Frederik L. Jensen
- Viticulture Extension Specialist Emeritus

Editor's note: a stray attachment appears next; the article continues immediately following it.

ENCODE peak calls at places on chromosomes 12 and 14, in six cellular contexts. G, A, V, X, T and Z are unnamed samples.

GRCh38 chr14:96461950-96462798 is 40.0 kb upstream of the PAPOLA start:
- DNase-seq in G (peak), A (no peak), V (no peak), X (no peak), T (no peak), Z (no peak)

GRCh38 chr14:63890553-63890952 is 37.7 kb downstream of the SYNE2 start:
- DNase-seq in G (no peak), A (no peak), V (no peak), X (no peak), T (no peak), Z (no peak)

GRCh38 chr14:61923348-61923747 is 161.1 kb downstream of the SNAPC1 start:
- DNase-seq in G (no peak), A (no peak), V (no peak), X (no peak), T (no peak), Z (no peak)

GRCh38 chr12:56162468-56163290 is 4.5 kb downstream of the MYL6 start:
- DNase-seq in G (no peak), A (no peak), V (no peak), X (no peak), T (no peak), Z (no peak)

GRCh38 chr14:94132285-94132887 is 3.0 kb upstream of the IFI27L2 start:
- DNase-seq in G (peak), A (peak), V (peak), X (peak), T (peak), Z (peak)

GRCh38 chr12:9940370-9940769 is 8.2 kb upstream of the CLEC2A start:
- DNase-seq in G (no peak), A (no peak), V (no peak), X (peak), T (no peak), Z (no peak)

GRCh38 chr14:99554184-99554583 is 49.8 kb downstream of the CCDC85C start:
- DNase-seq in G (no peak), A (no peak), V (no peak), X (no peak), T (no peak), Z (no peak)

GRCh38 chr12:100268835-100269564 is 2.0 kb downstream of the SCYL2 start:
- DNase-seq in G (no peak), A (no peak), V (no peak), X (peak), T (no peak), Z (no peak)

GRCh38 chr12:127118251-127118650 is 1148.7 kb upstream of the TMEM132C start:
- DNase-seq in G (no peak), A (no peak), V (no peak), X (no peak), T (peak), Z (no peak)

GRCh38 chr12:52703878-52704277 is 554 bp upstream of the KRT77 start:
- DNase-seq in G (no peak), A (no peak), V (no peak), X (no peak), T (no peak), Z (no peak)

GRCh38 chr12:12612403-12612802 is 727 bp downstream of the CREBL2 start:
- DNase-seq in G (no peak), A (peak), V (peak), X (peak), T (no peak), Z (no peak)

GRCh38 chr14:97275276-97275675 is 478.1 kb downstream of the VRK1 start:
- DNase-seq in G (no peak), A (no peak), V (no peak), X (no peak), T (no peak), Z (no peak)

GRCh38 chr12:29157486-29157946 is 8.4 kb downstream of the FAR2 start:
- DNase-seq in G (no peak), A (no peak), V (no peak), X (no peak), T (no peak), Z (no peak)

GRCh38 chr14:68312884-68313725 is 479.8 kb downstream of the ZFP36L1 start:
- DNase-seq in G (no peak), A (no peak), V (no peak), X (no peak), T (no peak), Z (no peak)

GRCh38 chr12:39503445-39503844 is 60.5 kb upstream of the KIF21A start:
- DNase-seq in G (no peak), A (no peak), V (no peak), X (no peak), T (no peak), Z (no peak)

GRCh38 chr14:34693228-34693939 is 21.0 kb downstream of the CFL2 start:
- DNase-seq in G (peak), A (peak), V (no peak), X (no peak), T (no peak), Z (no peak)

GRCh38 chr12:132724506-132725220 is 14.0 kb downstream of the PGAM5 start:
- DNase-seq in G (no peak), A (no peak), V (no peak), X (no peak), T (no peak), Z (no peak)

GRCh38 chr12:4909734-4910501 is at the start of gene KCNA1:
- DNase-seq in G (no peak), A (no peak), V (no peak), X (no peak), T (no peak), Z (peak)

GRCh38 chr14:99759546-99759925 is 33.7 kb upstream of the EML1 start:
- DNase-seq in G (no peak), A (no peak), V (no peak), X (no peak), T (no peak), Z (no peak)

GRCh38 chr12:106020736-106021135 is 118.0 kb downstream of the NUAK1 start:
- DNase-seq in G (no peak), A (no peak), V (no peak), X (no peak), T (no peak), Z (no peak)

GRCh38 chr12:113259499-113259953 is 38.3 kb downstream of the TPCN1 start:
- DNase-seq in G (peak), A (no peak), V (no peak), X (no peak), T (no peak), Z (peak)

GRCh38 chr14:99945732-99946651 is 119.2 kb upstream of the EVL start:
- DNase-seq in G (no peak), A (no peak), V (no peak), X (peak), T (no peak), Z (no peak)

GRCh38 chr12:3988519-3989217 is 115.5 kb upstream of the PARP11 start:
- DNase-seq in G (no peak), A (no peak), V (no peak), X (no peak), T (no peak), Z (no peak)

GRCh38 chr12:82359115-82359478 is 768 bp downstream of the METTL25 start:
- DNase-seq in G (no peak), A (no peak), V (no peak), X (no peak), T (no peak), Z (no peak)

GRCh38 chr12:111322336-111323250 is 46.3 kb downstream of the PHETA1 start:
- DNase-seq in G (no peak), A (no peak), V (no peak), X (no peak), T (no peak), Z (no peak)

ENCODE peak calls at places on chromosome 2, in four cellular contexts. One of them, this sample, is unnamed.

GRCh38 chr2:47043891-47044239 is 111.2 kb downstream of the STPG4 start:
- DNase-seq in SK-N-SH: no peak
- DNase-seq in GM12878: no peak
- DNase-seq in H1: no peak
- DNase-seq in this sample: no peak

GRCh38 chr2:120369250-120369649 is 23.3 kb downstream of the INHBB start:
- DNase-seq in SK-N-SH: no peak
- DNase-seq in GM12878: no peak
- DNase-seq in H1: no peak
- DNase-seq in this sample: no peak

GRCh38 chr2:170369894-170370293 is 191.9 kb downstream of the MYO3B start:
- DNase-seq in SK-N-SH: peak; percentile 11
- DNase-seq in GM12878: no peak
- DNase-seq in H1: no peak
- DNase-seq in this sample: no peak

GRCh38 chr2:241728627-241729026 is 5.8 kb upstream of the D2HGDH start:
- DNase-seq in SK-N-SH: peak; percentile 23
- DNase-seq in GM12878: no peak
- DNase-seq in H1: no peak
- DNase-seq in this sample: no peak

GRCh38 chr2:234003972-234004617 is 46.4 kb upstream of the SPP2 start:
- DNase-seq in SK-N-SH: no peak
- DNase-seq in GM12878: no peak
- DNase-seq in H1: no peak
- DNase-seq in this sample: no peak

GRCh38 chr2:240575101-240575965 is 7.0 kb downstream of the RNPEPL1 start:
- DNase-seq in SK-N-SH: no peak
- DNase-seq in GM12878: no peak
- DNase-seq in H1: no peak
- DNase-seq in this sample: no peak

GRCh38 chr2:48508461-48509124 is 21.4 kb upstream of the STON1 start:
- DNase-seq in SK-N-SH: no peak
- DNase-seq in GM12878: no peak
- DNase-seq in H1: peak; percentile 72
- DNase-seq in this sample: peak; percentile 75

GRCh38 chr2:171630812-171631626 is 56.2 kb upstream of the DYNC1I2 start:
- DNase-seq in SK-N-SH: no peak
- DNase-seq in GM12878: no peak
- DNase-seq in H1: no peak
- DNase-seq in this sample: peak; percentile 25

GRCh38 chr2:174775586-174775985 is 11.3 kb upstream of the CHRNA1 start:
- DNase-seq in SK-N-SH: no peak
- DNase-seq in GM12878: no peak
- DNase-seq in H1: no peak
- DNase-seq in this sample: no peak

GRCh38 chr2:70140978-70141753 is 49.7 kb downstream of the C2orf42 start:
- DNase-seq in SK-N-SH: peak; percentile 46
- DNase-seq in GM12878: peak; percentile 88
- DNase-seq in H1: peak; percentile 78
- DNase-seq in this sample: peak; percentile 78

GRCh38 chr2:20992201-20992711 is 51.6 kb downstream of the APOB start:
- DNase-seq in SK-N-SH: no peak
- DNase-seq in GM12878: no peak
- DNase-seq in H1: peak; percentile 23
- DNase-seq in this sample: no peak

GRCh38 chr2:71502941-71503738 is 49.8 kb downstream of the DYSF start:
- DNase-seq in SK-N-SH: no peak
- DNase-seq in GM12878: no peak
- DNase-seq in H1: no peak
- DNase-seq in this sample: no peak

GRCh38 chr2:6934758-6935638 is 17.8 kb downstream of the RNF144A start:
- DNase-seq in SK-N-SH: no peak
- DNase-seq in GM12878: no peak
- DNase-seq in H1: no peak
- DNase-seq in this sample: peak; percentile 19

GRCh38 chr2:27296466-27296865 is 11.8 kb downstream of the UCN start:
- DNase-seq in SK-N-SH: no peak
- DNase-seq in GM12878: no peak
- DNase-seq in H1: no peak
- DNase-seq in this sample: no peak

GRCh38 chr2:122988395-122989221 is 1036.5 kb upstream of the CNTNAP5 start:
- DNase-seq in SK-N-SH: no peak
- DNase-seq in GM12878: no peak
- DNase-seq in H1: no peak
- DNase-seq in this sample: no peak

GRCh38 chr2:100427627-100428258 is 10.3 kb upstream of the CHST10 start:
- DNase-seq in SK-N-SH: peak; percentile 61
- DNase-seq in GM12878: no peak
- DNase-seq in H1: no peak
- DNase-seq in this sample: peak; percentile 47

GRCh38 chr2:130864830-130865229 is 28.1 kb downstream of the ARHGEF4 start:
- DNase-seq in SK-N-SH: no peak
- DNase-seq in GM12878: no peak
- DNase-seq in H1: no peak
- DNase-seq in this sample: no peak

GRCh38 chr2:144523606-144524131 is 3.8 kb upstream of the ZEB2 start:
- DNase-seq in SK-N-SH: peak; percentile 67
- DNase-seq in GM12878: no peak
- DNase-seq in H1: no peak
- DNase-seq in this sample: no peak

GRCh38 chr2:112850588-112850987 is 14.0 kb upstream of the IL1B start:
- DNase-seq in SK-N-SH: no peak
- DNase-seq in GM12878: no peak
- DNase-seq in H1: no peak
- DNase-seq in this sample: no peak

Fred Jensen began his career in science when he graduated from University of California (UC) Berkeley in 1942, with a B.S. in Soil Science, and later completing a Master of Science in Horticulture from UC Davis. He began his career with UC Cooperative Extension in 1947 when he was named Viticulture Farm Advisor for Tulare County. Fred became nationally and internationally known for his development of optimum cultural practices for table grapes, working first with the classic seeded varieties and later with many new seedless varieties as they were released. In 1972, Fred was named as Viticulture Extension Specialist in the Department of Viticulture and Enology, and was stationed at the Kearney Agricultural Center. In that capacity he had statewide responsibility for table grapes and worked closely with county Farm Advisors to address research areas such as: optimization of trellis and training systems, growth regulator applications, irrigation and fertilization and other issues of critical importance to the economic viability of table grapes in California. As new varieties, primarily of seedless varieties were released, from UC Davis and the USDA grape breeding programs, Fred and his colleagues conducted the research trials into production practices necessary to ensure that the varieties could be grown successfully. One of his most important scientific advances was recognizing that management practices for grape insect control were ineffective and environmentally unsustainable. Along with pest management colleagues, Fred pioneered the concept of integrated pest management (IPM) in grapevines, encouraging beneficial insects and incorporating sprays with “softer” chemistries. This effort resulted in the first Grape Pest Management Manual, an IPM publication that brought scientific acclaim nationally and internationally. One of Fred’s lasting contributions was as a mentor to many young Farm Advisors, several of whom had previously worked as his field technician at the Kearney Center, to whom he conveyed his extensive viticultural knowledge and experience, as well as his engaging style of interaction with grapegrowers. He was author or co-author of more than 250 scientific papers, extension publications, and newsletter articles. As a result of his lifetime achievements, Fred was selected by the American Society for Enology and Viticulture to receive its Merit Award in 2001, the highest honor given by the Society.